It’s very easy when thinking about digital learning to assume that it’s all virtual, augmented or desktop-based, with the analogue swept aside for 1s and 0s. However we’re strong believers in mixing the two aspects to create truly transformational, immersive learning experiences that physically engage and delight.
From essentially our first deployment to one of our most recent, the studio development team have always loved a challenge to effectively blend physical and digital together for unique purposes and learning outcomes. Here we’ll look at some of those specific projects, highlighting the challenges and outcomes. From construction to nuclear power to farming to simply entertainment, perhaps there’s a learning objective you’re struggling with looking for a hybrid-solution?
We’ve previously written about our experience of deploying immersive technologies to benefit the construction industry, covering some of the same projects but here the focus is bringing real world objects and assets into the virtual training space to enhance learning outcomes.
With BLSC, the training emphasis was focused on the interpersonal relationships onsite and the management juggle of needs and schedules to ensure timely development. The digital aspects were used to immerse and position learners within a realistic environment, matching real world construction sites relevant to the location of the training centre, in this case Melbourne, Australia.
The physical aspects focused around the fully-operational site huts with communication systems replicating those found in the real world, operated by live actors and training facilitators. Other site personnel and construction workers were played by actors to increase the pressure of maintaining operational efficiency, whilst triaging challenges as they were presented.
Another project in partnership with Anticip saw motion platforms incorporated into the deployment to research and study the impact of high winds upon tiers of floors within skyscraper buildings upon workers within. This added physical motion of slight swaying sensations to training to define how visible sightline movement between buildings impacted learning.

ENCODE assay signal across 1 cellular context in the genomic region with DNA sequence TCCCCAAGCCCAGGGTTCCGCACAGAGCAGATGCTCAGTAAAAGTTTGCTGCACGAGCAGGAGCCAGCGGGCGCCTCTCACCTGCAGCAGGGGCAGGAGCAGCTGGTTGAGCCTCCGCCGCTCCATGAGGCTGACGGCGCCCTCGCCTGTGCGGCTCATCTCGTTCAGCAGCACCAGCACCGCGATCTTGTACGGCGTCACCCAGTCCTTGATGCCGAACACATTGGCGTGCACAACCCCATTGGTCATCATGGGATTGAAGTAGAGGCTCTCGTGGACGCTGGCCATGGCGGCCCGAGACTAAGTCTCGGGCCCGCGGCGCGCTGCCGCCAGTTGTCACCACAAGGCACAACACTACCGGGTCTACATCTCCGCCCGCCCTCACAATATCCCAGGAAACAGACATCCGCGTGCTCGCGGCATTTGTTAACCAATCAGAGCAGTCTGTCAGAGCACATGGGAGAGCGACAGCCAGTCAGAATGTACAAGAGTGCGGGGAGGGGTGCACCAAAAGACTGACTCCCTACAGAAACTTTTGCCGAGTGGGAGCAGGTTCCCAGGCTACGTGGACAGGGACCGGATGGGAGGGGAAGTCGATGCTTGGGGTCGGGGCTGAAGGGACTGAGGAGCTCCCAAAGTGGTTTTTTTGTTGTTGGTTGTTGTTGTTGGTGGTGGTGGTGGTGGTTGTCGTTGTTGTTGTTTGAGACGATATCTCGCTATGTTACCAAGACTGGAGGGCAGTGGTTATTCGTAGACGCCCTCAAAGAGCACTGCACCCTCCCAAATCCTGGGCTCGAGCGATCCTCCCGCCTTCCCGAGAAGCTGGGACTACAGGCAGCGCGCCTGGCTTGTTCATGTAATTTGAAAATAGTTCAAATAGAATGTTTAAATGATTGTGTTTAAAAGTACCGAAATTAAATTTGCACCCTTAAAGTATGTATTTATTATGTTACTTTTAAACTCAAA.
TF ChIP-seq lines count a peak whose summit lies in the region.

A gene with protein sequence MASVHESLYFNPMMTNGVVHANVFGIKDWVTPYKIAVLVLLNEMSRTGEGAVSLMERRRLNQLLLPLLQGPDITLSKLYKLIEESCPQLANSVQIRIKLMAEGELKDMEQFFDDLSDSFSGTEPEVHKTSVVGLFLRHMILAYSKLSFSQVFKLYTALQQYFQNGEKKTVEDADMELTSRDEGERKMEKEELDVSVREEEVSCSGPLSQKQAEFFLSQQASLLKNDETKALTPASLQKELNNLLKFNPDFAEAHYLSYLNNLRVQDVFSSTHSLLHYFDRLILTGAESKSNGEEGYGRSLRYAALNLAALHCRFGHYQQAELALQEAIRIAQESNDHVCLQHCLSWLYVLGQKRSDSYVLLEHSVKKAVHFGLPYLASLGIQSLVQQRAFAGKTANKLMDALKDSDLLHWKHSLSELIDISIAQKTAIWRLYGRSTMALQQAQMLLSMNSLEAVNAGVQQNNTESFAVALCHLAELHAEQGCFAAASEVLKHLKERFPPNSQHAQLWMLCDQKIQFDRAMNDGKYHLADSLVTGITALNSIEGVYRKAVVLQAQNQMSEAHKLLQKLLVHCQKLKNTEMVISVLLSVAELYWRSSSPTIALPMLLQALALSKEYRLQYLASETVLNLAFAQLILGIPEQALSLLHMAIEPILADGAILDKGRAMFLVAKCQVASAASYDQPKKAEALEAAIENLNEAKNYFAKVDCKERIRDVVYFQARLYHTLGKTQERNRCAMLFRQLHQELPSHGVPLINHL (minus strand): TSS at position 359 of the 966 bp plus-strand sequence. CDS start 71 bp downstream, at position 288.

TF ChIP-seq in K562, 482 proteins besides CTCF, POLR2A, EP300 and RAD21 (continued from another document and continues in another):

We’ve worked with EDF Energy from the early days of the resurgence of Virtual Reality, having deployed over 20 projects since 2014. Whilst many of these are learning & development or training orientated, some have been gamified experiences aimed at younger audiences too. What started out as a multi-user networked tablet serious game for employees of EDF Energy, ‘Reactor Runner’ got turned into a physical arcade cabinet, installed into Glasgow Science Centre and EDF Energy’s own digital centre of learning excellence, Cannington Court.
Adapting a touch-input serious game that allows users to play a specific role into a single player, physical installation was a challenge. However a mix of custom input controllers and off-the-shelf knobs, dials, levers and wheels made for a visually appealing yet accurate experience for younger users. Designed for museum installation and heavy, everyday usage has seen the cabinets in operation for 5 years without breakdown or fault so far!
We recently worked again with EDF Energy to create some of the content for the newly opened revamped Hinkley Point Visitor Centre, now found in its new home also at Cannington Court. After a year of lockdown, social distancing and heightened hygiene measures, the design here had to be COVID-safe and contactless for visitors.
One of our biggest deployments in this area was for McDonald’s UK, as part of their “Follow Our Foodsteps” campaign around encouraging young people to get into farming and agriculture. Designed to extend and enhance a standard distribution truck, we undertook a challenging series of design limitations to create an experience that travelled around the UK for three years, visiting various agricultural and countryside shows.